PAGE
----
Shanghai: digital map to provide 3D view of downtown 2007-02-10 13:48:18

    BEIJING, Feb. 10 -- By the time the World Expo opens in 2010, travelers will no longer have to visit Shanghai in person to enjoy a three-dimensional tour of its downtown core. They will only have to boot up their computers.

    The city plans to create a digital, three-dimensional map of Shanghai that can be easily searched online. The project will be similar to Google Earth, a site that lets you study satellite images of the planet, but will provide an even better look at the city's architecture, according to Shu Rong, a researcher with the Shanghai Institute of Applied Physics, which will provide airborne camera technology for use in the project.

    Users will be able to view the map using a PC or cell phone.

    "The map will provide a vivid city tour," Shu said, noting it will include pictures of the sides of buildings, unlike the Google site which only provides a birds-eye view of cities.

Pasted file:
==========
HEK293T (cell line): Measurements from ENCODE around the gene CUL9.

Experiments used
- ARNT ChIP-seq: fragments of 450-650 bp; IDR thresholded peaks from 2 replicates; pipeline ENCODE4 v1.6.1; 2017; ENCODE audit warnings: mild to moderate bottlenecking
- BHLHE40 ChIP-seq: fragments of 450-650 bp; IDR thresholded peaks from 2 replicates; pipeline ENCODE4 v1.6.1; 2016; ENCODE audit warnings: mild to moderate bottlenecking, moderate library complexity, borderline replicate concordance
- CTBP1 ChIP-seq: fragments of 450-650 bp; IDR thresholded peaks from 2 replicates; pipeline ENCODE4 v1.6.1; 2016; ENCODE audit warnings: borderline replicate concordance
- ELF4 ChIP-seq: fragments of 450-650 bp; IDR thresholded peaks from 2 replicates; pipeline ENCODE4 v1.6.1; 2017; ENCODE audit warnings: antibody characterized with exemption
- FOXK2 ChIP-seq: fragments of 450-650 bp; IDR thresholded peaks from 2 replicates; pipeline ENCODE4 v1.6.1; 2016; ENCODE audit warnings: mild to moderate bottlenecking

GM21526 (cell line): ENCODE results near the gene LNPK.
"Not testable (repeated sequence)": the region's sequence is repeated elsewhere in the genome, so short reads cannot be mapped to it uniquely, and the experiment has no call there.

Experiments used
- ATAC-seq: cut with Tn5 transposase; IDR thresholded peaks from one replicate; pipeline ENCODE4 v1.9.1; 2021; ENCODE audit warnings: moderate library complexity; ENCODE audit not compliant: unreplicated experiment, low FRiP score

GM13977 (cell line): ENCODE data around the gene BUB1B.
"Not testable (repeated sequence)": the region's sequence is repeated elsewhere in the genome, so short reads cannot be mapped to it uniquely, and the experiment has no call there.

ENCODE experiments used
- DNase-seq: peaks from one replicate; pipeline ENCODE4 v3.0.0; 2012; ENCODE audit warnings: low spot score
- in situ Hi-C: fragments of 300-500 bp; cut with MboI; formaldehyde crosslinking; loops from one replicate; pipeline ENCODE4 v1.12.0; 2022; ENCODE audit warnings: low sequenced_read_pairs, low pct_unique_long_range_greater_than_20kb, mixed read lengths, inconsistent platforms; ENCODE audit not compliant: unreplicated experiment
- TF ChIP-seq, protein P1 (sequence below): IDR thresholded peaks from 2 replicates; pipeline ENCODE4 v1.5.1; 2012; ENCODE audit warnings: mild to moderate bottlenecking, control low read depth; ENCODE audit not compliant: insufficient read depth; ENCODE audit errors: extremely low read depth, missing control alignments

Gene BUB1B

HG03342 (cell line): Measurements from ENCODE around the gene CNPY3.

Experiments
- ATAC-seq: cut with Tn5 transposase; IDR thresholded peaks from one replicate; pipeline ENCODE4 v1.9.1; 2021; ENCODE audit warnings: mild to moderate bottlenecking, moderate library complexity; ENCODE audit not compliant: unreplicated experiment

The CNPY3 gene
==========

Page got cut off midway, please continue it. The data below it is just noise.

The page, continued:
City officials expect the project will be complete in time for the World Expo, which is expected to attracted 70 million visitors to Shanghai.

    Airplanes and helicopters equipped with several cameras mounted at different angles will take pictures across the downtown core - an area that covers about 600 square kilometers. The pictures will pick up objects as small as 15 centimeters.

    Shu said it will take more than two weeks to take the thousands of airborne pictures and an unspecified period to put the pictures together in a digital map.

    PC users will be able to point and zoom to any local area but cell phone owners may need additional hardware and mobile Internet access support to use the system.

    "Similar to Google Earth, our atlas will also need very efficient and fast computer equipment," Shu said.

    He didn't say how much the map will cost to build, or if users will be charged for using it.

    Huang Guofu, a taxi driver with Shanghai Qiangsheng Taxi Service Company, said: "The atlas must be updated very frequently because many streets are changing."

(Source: Shanghai Daily)